Tag: San Francisco

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What’s Not Upside Down in California?

While walking along Monroe, approaching Utah, in San Diego’s North Park neighborhood, a street sign beckoned my attention. Consider the Featured Image, captured using Leica Q2, as a metaphor for all things unimaginably crackers about the Golden State. Vitals, aperture manually set: f/2, ISO 100, 1/5000 sec, 28mm; 2:54 p.m. PST, Feb. 10, 2021.

We could start with the SARS-CoV-2 (severe acute respiratory syndrome Coronavirus 2)/COVID-19 lockdowns that have devastated California’s economy; compelled tens of thousands of businesses to permanently close; put millions of people out of work and unable to pay either rent or mortgage; prevented landlords and lenders from collecting the aforementioned and prohibited them from evicting tenants and homeowners; forced families or individuals into homelessness; kept kids out of school for 11 months and counting; opened the prisons, releasing potentially dangerous individuals into the population (many of these former inmates become homeless); and—hell, that’s long-enough list of misery.

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Surely There is a Better Way to Help the Homeless

I specifically shot the Featured Image, yesterday using Leica Q2, to illustrate this essay. Vitals, aperture manually set: f/5.6, ISO 100, 1/400 sec, 28mm; 11:22 a.m. PST. The carts belonged to one of three homeless men gathered together a few meters away on the Hillcrest side of Washington Street Bridge (University Heights is on the other). For sure, San Diego has a significant indigent population. But I write about San Francisco and something that surprises me—and perhaps will you, too.

According to the SF Chronicle (sorry, subscription required), the city is “currently sheltering more than 2,200 homeless people in about 25 hotels” and the “monthly program costs range from $15 million to $18 million”. By my math, that works out to between $6,818.18 to $8,8181.82 per person each month. If these people were paid, the equivalent annual salary would be between $82,000 and $98,000. Oh, and looks like the United States government will cover costs through the end of September 2021.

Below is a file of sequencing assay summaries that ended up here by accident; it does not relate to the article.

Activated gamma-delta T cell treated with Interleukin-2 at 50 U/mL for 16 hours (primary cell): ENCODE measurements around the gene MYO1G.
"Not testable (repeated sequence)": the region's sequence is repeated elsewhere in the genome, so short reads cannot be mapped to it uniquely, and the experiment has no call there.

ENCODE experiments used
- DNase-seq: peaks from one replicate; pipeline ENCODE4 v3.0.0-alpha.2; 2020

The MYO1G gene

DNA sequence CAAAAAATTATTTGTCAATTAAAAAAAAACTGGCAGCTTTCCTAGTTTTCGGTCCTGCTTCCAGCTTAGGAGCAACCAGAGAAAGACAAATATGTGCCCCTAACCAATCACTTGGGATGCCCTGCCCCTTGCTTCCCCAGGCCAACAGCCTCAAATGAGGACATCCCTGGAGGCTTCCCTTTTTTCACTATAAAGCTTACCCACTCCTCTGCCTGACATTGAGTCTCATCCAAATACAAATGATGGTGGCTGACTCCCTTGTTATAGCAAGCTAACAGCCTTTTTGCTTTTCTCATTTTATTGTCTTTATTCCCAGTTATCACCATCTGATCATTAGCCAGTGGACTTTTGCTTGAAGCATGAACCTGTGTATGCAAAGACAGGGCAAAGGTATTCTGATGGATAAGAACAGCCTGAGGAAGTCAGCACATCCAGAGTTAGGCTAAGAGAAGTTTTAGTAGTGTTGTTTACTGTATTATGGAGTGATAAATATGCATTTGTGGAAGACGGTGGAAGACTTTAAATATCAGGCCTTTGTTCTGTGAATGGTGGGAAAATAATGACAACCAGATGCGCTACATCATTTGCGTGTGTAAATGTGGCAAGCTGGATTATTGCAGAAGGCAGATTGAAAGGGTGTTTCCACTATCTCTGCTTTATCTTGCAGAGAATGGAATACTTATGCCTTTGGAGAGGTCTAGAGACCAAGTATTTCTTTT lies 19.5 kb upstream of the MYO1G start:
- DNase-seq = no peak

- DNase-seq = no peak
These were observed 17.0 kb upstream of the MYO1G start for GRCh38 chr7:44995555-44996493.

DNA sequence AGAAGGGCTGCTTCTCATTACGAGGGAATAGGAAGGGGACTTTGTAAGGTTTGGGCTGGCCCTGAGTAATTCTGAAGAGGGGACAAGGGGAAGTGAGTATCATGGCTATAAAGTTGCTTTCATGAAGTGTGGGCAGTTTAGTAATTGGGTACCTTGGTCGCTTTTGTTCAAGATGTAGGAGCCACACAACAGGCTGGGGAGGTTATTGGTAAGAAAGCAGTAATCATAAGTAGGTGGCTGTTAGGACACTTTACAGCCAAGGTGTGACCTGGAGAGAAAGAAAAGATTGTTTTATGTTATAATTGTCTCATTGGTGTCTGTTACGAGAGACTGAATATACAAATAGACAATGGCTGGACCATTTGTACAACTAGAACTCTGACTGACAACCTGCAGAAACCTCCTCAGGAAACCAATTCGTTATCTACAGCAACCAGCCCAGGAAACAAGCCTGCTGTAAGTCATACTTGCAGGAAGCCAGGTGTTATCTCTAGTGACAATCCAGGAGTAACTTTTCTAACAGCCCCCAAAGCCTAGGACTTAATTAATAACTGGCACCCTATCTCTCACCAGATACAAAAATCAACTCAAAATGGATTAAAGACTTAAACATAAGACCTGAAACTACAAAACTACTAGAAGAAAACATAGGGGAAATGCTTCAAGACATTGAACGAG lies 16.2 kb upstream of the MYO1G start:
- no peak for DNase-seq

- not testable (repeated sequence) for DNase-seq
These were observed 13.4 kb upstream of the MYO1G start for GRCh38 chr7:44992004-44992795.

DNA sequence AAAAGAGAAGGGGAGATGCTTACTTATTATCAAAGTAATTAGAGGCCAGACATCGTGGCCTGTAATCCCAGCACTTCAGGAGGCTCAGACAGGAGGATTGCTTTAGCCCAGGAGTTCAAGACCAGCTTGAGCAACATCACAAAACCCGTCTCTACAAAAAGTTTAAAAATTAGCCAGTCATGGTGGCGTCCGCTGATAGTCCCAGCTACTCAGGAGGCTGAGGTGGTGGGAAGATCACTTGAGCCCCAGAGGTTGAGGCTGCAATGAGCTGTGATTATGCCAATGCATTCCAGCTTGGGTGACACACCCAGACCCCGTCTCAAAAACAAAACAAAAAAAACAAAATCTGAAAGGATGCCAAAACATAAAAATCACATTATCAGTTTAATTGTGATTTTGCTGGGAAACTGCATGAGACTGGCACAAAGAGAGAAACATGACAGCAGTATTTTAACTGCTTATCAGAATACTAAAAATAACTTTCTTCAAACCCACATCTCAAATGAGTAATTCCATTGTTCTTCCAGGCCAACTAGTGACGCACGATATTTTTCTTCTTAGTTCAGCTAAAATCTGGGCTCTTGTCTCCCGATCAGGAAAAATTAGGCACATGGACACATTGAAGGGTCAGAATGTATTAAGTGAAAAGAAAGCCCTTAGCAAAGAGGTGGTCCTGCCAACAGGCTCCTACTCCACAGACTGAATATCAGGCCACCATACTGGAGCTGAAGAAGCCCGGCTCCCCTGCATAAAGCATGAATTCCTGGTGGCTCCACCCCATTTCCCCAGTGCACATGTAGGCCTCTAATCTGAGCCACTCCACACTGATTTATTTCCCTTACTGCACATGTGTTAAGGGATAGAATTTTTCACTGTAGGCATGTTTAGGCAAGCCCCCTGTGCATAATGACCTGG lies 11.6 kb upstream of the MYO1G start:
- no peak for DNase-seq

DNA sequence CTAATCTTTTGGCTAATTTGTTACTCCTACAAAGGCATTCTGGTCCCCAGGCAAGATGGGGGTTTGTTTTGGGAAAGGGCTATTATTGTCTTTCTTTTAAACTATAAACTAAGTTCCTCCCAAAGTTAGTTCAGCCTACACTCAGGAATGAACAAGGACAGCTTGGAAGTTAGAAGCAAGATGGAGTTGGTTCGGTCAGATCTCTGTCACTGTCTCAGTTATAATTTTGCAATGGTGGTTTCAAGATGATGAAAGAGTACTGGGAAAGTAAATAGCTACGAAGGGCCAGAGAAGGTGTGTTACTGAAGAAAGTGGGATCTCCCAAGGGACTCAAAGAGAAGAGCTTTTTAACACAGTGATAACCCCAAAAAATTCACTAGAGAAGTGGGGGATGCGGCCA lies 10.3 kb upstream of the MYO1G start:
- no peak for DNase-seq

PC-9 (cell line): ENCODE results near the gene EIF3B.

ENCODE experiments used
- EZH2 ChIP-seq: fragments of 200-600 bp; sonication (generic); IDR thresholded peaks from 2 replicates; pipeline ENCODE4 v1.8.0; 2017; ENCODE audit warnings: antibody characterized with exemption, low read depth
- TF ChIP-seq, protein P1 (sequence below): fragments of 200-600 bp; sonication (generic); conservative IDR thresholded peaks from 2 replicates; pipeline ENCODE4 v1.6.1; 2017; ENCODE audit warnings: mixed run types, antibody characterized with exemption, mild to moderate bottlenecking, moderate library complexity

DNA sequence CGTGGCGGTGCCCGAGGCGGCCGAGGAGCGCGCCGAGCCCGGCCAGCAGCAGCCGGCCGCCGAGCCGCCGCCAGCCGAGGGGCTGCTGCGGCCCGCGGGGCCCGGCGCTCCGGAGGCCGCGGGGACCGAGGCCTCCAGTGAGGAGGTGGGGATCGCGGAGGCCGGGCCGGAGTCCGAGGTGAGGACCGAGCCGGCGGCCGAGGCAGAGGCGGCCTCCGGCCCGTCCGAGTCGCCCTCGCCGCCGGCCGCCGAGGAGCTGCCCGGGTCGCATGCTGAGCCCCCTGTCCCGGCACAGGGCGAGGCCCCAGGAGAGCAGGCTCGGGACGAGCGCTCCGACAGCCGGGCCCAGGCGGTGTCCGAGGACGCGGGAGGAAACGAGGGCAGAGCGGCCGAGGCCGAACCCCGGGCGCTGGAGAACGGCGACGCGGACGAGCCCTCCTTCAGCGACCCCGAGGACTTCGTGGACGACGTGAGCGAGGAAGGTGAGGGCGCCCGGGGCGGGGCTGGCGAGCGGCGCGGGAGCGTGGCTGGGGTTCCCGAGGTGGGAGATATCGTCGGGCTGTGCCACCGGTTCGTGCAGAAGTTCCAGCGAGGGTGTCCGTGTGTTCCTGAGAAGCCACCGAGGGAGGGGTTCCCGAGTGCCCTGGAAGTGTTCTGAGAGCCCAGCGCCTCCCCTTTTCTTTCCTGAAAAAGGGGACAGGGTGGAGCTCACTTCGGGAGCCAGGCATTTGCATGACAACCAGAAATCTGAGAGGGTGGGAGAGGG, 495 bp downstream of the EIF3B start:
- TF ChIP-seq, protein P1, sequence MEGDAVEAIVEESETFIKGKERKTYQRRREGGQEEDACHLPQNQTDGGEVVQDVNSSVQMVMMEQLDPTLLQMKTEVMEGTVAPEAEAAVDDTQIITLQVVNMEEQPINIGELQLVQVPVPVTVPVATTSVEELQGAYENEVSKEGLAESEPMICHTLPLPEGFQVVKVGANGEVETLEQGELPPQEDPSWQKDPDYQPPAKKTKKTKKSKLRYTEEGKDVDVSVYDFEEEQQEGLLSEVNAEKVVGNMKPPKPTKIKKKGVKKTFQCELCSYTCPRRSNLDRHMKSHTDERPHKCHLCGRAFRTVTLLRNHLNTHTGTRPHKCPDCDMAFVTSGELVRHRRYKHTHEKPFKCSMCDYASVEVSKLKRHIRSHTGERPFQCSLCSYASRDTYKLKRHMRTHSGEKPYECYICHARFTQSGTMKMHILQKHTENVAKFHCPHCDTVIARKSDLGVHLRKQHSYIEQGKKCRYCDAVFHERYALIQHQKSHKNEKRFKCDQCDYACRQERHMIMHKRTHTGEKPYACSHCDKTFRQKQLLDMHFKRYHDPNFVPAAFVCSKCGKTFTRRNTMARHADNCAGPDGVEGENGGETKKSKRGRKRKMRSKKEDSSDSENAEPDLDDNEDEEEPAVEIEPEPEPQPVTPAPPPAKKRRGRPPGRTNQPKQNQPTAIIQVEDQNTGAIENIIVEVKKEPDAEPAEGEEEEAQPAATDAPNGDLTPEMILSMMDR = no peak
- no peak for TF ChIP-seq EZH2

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Flickr a Week 43a: ‘Lunch, San Francisco 2018, GR II’

I accidentally came to the Photostream of Greg Parish by way of his compelling portrait “7“, which would have taken the Sunday spot if not for my discovering “Lunch, San Francisco 2018, GR II“; the self-title identifies year and make of the Ricoh camera. Vitals: f/8, ISO 800, 1/2500 sec, 18.3mm; April 16.

What’s not to like? Clarity, color, composition, contrast, graininess, light, shadows, texture, and tilt are recipe for a street shot that’s as tasty as the noodles the subject soon will eat. Yummy.

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Francis’ People

I am quite surprised by the number of homeless people here in San Francisco, at least in the area around my hotel. I’ve seen more homeless or beggars (for money) in two days than a whole year back in D.C. The number of people is staggering.

Some folks are characters, and they know how to turn coins or greenbacks. One panhandler has an eye for tourists—or at least confused people, of which there are many. He roams Geary street (and perhaps elsewhere) asking bystanders if they need assistance finding something. His hope, I think, is that the help he gives will be returned in favor. He’s friendly and endearing. You want to give him money. 

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My Stay in Monaco

This week I’m in San Francisco. It’s a work trip, visiting companies that want to know more about Windows Vista and Office 2007. Today, the big question, “When will Windows Vista ship?” I advised betting against January 2007.

Anyway, my posh hotel sucks. I had a heck of a time finding a place in downtown San Francisco with rooms available for all three days of my business trip. I scoured online services like Expedia and Hotels.com and then directly called Marriott and Starwood, for which I am members of their “rewards” programs. Based on a Marriott recommendation, I ended up at the Monaco, a Kimpton hotel that is a few blocks off Union Square—for $300 a night! Geez.